Expensive Drugs Drive Insurers To “Step Therapy”
When you first hear the concept, it doesn’t sound so bad. When it comes to drug treatments, it’s been a long tradition for patients to start out with the oldest option first. These medications have a proven history of success, after all, and they’re also cheaper than the newer alternatives. Only after a patient fails to respond does the doctor move him or her up to a more expensive and more potent medication. And if that doesn’t work, the cycle continues until something does.
Unfortunately, what works in theory can often fall apart in practice. In the case of “step therapy,” the practice falls apart because insurers can effectively veto a doctor’s prescription by refusing to cover a prescribed medication. If a doctor decides that a new medication is so effective that a patient should start using it right away, even if it costs thousands of dollars per month, an insurer can deny coverage of the medication until after its cheaper cousin gets a shot.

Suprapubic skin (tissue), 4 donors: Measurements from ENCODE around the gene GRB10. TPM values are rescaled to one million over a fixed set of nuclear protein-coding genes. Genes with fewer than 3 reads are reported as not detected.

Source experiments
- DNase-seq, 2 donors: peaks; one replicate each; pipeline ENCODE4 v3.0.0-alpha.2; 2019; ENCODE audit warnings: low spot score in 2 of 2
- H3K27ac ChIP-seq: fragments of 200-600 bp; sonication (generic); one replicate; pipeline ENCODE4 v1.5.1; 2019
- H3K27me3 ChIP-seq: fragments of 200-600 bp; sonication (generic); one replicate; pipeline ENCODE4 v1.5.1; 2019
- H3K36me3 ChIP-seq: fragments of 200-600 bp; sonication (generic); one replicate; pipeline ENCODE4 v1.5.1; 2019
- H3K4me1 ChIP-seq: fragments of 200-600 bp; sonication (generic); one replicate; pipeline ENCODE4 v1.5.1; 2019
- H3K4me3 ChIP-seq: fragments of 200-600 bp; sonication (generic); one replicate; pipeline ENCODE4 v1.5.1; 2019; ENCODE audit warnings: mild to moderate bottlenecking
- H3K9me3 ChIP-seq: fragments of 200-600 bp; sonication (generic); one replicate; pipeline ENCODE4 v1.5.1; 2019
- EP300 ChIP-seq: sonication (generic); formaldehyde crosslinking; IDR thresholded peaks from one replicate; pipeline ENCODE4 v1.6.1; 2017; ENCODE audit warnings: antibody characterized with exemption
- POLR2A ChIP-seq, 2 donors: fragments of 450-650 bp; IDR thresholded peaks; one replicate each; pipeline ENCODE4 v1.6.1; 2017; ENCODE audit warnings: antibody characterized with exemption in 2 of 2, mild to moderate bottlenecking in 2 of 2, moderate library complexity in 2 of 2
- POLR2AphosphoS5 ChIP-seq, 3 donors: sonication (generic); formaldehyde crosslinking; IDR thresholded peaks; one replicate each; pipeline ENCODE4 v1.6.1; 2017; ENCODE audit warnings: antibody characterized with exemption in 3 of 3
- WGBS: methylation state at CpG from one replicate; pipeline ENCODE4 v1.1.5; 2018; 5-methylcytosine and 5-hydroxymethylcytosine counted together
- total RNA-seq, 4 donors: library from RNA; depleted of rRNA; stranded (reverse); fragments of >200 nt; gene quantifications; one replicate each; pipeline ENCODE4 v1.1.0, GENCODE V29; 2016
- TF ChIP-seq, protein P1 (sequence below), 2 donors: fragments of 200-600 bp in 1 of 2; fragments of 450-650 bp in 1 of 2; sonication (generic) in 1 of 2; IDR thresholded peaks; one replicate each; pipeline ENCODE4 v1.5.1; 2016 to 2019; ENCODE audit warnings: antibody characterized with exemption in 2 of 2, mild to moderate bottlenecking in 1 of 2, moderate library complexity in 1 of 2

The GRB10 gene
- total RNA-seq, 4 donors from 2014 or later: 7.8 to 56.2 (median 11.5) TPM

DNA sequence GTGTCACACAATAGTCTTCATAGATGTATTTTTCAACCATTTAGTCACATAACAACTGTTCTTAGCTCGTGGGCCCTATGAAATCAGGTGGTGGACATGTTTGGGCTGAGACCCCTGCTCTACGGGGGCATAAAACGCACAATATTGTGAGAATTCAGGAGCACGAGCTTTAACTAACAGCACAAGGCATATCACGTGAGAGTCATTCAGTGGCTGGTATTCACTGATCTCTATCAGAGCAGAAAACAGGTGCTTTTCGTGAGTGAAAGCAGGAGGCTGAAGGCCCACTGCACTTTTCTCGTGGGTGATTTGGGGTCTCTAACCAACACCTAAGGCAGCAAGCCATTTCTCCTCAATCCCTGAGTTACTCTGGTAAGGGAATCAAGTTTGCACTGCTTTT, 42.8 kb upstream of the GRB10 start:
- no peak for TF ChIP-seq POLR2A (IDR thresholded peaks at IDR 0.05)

That’s not all an insurer can do to interfere with diagnoses, either. If a patient shows a response to an older, weaker drug, an insurer can point to that as a reason to avoid covering any newer drugs even if they would work much better. And on top of that, if a person switches insurance providers, he or she will most likely have to restart the step therapy from step one in order to satisfy the new provider.
Still, not all of the blame for this system should be aimed at the health plans. With such a steep increase in price between old and new treatments, an increase that’s only becoming steeper as time goes on, it’s no wonder that the companies covering the costs are shy about paying for new wonder drugs. Also, doctors are sometimes too enthusiastic about prescribing new drugs, or else patients will demand them even when they don’t need them.
Between all these issues, it’s understandable why health insurance providers would set conditions the way they do. But at the same time, by deciding which medications to cover and when, the insurers are effectively prescribing the drugs instead of the doctors.
Fortunately, you can always get a discount on drugs both new and old when you sign up for a USA Rx pharmacy discount card. It doesn’t cost a cent, and all we need from you is your name and an email address. In exchange, you’ll get up to 75 percent off on prescription drugs at any of the 60,000 participating pharmacies throughout the nation. If you’re interested in finding out more, be sure to email us at [email protected] or else call us at 888-277-3911.